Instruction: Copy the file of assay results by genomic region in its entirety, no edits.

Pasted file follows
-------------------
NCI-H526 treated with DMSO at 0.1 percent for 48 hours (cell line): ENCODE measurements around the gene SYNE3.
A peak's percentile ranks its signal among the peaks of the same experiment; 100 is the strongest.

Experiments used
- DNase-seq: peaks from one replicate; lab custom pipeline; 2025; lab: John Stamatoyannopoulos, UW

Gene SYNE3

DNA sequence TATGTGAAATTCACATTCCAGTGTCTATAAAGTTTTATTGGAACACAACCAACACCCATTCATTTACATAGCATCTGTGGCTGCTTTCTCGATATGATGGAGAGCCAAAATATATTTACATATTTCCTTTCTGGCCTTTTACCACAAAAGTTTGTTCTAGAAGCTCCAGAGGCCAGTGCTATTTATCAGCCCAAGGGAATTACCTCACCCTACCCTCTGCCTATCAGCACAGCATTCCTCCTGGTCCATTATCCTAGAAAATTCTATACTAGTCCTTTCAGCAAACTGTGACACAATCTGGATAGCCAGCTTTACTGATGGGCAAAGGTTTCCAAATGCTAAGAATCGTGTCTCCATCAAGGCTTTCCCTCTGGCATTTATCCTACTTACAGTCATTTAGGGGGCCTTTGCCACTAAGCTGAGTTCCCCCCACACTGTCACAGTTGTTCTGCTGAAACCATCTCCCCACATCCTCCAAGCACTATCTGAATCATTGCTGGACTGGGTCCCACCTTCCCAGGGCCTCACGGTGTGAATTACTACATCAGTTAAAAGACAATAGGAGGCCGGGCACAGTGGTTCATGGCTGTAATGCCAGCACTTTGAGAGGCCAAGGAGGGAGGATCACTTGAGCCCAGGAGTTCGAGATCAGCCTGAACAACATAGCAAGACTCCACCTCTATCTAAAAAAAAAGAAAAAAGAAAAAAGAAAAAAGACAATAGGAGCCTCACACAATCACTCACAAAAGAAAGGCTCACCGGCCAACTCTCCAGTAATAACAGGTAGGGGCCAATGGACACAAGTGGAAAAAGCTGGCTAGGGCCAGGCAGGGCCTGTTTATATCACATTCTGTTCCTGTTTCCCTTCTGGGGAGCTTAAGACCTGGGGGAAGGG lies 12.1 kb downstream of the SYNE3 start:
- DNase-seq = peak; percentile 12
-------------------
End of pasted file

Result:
NCI-H526 treated with DMSO at 0.1 percent for 48 hours (cell line): ENCODE measurements around the gene SYNE3.
A peak's percentile ranks its signal among the peaks of the same experiment; 100 is the strongest.

Experiments used
- DNase-seq: peaks from one replicate; lab custom pipeline; 2025; lab: John Stamatoyannopoulos, UW

Gene SYNE3

DNA sequence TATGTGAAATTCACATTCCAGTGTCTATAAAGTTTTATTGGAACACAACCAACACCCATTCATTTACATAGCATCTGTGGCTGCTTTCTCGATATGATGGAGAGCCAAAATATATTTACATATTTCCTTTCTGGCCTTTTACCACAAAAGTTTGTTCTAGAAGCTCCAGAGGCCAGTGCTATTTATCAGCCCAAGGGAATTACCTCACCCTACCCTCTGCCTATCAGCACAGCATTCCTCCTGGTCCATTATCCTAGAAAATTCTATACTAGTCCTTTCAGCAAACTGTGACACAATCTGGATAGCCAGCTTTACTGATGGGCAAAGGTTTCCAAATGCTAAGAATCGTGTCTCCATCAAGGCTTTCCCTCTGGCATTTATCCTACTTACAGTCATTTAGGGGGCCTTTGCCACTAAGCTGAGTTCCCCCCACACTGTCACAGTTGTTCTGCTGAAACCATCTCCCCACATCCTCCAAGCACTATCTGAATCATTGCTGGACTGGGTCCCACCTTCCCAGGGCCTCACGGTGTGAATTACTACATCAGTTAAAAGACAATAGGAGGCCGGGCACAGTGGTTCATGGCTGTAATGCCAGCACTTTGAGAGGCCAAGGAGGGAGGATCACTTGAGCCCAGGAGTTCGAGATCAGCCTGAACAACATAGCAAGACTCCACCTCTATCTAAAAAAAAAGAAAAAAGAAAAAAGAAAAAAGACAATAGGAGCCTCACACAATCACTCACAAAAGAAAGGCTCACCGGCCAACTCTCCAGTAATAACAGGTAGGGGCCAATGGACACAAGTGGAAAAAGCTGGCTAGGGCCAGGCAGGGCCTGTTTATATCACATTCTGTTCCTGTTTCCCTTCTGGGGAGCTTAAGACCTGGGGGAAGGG lies 12.1 kb downstream of the SYNE3 start:
- DNase-seq = peak; percentile 12